Politics | Why is the British Establishment Handing Over a Parliamentary Seat to a Despot’s Niece?
New in Ceasefire, Politics - Posted on Thursday, May 7, 2015 0:00 - 5 Comments
In recent weeks, the parliamentary race for the bellwether seat of Hampstead and Kilburn has hit the headlines. Crossing the London boroughs of Brent and Camden, with a multiethnic, urban southern profile, and the more affluent north, the area’s dynamics and tensions speak to a generally Labour-Conservative polarity.
Voters here are in the unenviable position of having to choose between the ex-extremist counter-extremist Maajid Nawaz, the untested conservative Simon Marcus and Labour’s Tulip Siddiq, who has spoken on behalf of her aunt Sheikh Hasina’s brutal government in Bangladesh. The Green Party have fielded Greenham Common veteran Dr Rebecca Johnson as their candidate.
Out of these contenders, Tulip Siddiq looks set to be anointed as the MP. An old Lord Ashcroft’s poll gives her a double digit lead over the Tories, and her campaign is backed by the influential centre-left elite. Given the recent car crash that has been Maajid Nawaz recently, and the relative quietness of the Marcus campaign, Siddiq’s gilded rise presents a dynastic face of the Labour Party many had hoped to have seen the back of.
Election media coverage is seldom neutral, and Tulip’s campaign has been accompanied by glowing pieces in the Independent and Evening Standard, as well as by supportive north London blogs like Richard Osley’s and the Ham & igh. What they seem to share is an unwillingness, or incapacity, to explore the transnational and dynastic aspect of this story with any degree of depth or scrutiny. It was only the Daily Mail, perhaps on instruction from CCHQ, that focused on Tulip’s questionable links to Vladimir Putin.
In this context, it is legitimate to ask whether the Labour PPC’s previous campaigning for and representation of her aunt’s repressive regime makes her fit to be a British member of Parliament, especially against the backdrop of her aunt’s party’s most recent rigging of mayoral elections last week.
Britain and Bangladesh Connected
Efforts to hold transnational elites accountable are difficult, but necessary. However, exclusivist political alliances and dismissive attitudes from an institutionally ill-informed political establishment confounds this process. To illustrate this point, the Labour MP Jim Fitzpatrick has likened the British Labour Party and the Bangladesh Awami League as sister parties. A relationship which has reached its apotheosis with the rise of Tulip Siddiq at a time of unprecedented autocracy in Bangladesh.
In the absence of electoral accountability in Bangladesh, and ongoing British support for Sheikh Hasina’s autocratic regime, Siddiq’s family connections merit some scrutiny. She represents the third generation of a dynasty starting with Sheikh Mujib, her maternal grandfather, whose election victory in 1970 precipitated a constitutional crisis on the subcontinent, whose violent resolution led to the formation of Bangladesh. Military officers eventually assassinated Mujib in 1975 after a period of famine and unpopular one-party rule.
Tulip insists that her focus is this country, not Bangladesh. But a scan through now deleted blogs, and records of appearances with the Hasina family, reveal otherwise. Take the infamous photograph with Hasina and Putin. When it was first revealed, her spirited defence was reported in the Ham & High, where she (or at least the paper) insisted that the photo was taken during a visit to “see her family in Bangladesh’. She now concedes that the photo was indeed taken in Moscow, but that she was merely tagging along. In the Evening Standard she boasted of bending Putin’s ear over gay rights. Interestingly, the hundreds of deaths at the hands of Bangladeshi law enforcement agencies did not appear to draw Tulip’s attention when she met with their lead perpetrator, her aunt.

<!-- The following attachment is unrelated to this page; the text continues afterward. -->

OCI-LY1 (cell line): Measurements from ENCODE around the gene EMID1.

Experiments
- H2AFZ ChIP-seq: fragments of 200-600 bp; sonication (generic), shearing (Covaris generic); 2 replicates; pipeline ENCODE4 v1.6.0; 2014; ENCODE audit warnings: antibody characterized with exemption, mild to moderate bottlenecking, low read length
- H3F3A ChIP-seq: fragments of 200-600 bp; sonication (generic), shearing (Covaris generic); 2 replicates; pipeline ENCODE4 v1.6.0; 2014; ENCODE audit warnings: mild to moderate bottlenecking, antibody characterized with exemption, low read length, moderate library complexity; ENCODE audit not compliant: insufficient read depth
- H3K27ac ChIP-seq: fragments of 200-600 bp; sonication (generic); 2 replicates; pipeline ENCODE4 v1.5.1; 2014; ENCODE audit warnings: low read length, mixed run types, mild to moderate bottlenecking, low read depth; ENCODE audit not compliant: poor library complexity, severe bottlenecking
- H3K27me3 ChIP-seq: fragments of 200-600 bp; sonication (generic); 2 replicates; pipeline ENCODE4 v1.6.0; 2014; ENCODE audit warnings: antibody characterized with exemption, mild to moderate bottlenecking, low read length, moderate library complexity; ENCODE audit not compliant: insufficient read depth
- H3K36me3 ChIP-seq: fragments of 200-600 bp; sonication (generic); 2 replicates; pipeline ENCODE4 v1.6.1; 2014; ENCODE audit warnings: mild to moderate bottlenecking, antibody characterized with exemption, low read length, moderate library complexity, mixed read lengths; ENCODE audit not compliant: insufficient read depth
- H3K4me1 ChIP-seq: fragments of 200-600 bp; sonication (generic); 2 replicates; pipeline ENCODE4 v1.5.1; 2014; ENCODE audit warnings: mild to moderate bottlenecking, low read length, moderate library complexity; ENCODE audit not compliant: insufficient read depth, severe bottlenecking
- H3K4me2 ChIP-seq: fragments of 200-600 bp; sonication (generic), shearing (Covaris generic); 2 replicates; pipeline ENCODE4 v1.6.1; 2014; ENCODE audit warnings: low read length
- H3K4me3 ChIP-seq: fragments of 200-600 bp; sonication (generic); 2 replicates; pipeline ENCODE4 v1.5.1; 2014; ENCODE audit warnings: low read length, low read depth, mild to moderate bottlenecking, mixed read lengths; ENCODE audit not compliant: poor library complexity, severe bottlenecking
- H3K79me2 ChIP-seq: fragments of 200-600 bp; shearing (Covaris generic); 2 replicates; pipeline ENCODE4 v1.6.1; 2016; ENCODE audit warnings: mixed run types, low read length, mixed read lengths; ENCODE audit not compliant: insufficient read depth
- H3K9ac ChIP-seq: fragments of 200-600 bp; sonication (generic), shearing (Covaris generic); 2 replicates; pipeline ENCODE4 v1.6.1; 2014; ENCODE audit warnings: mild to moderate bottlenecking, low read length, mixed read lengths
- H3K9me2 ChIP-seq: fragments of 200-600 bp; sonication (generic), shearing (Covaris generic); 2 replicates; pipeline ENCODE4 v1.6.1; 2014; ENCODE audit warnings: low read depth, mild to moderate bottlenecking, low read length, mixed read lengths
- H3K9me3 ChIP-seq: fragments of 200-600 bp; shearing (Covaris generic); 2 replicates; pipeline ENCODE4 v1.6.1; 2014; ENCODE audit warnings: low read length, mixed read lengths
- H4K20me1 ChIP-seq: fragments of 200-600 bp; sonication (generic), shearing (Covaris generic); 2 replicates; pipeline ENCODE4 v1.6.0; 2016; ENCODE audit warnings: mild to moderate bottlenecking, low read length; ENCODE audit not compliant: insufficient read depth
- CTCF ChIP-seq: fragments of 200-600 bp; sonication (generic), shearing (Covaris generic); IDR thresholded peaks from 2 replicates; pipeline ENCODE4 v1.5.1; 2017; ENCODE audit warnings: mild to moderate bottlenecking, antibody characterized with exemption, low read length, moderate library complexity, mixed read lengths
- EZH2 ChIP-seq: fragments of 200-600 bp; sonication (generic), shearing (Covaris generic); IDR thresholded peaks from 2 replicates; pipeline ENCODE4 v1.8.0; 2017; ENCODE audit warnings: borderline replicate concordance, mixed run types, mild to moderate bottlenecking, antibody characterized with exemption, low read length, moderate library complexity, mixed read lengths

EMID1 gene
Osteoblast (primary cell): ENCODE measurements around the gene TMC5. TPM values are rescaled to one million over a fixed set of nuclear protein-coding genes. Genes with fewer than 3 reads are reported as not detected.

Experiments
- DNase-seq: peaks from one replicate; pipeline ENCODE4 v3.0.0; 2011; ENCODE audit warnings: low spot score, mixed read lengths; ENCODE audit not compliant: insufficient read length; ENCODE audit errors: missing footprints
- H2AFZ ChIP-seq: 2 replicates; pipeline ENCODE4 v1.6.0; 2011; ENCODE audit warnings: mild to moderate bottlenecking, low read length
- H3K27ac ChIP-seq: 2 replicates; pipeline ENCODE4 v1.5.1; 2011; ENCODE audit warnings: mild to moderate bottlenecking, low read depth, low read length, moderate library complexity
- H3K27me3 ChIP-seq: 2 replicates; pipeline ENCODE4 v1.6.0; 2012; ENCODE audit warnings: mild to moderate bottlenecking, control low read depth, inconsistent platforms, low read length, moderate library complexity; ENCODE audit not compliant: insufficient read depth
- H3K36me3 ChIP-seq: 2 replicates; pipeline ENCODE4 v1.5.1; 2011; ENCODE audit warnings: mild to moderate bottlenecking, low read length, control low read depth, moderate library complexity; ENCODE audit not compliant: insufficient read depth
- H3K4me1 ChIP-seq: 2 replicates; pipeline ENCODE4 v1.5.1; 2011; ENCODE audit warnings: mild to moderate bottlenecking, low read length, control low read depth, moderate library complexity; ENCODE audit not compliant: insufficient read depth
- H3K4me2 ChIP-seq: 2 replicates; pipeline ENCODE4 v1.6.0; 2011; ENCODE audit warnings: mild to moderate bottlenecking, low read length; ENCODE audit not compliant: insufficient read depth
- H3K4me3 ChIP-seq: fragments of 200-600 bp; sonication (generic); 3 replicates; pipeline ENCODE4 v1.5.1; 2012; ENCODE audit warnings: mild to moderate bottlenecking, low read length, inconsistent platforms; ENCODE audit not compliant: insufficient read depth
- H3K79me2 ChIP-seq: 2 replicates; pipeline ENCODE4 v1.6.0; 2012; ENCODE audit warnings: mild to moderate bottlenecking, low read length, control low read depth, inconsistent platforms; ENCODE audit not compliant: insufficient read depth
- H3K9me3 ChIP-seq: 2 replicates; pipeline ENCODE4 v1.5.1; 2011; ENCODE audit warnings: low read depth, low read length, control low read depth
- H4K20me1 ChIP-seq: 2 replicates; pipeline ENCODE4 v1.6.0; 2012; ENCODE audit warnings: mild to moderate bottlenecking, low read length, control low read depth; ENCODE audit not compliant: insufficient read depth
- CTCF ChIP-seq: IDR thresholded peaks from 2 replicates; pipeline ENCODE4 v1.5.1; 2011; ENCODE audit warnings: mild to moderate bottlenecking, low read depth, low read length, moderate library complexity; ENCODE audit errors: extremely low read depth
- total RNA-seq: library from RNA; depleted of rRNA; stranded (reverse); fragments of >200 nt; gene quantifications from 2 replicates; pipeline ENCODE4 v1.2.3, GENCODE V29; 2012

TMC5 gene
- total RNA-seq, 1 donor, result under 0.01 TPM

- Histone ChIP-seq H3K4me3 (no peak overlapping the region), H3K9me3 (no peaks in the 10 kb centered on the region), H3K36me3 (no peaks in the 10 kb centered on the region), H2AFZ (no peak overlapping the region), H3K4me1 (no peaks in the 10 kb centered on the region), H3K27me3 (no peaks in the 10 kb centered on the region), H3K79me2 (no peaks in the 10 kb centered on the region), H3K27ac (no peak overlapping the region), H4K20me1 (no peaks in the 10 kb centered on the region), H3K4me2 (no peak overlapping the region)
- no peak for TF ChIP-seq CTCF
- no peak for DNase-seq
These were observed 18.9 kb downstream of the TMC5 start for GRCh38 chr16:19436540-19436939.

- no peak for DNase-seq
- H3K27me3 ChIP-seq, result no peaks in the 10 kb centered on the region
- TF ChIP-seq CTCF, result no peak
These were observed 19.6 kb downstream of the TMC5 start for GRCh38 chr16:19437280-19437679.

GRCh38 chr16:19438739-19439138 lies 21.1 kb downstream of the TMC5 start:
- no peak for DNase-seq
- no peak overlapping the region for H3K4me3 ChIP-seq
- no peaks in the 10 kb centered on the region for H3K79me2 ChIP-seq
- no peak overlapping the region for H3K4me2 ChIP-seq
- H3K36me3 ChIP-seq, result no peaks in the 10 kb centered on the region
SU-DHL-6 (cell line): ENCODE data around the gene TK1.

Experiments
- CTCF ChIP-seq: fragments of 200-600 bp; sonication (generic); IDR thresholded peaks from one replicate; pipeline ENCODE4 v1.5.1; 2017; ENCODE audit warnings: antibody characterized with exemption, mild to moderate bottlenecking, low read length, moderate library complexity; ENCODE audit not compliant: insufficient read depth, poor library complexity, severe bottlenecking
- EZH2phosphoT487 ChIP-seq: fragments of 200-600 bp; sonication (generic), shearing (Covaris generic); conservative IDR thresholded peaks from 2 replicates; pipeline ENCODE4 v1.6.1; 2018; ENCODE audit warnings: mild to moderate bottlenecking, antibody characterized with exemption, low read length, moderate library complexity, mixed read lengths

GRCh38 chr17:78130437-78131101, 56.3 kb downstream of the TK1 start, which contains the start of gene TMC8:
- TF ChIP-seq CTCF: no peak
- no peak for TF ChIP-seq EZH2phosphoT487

Tulip makes light of her official photograph with Bangladeshi PM Hasina and Vladmir Putin in Simon Usborne’s Independent newspaper, claiming it was a two-second affair, separate from the Bangladesh government delegation that she was not prepared for. This seems rather implausible when read against Alun Hill’s rolling footage of the official signing of a controversial nuclear power deal and arms loan, followed by photography in front of the national flags.
For his part, Tulip Siddiq’s paternal uncle, General Tariq Siddiqi, is currently Sheikh Hasina’s full time security advisor, who allegedly acted as Hasina’s emissary to military high ups inviting a coup before the 1996 elections. He was promoted by and played the role of military advisor in her previous regime, and is widely believed to have ‘restructured’ the current armed forces, shoring up support with valuable plots of land. Of note to the British taxpayer is the Bangladesh government’s purchase of FinFisher electronic surveillance technologies from when it was owned by UK-based concern. In many respects Bangladesh is a surveillance state under dictatorship, and its agencies operate a full-suite of imported, state-of-the-art technologies to protect that state of arrangements. The public in Bangladesh are aware of this and so reluctant to speak openly about the situation there.
At a Bengali-language press conference, with her mother, following her parliamentary nomination, Tulip Siddiq ridiculed suggestions of dynastic politics and praised her aunt. But the deleted blog posts on her website detail her role as the ruling Awami League spokesperson after a mass killing of border guard officers. The Labour party’s unwillingness to conduct proper and timely due diligence of this connection, and its machining of gender and ethnicity markers, are interesting to observe and compare with the well resourced and racialising media, political and litigious campaign they have waged against Tower Hamlet’s Lutfur Rahman.
Does UK policy towards Bangladesh matter?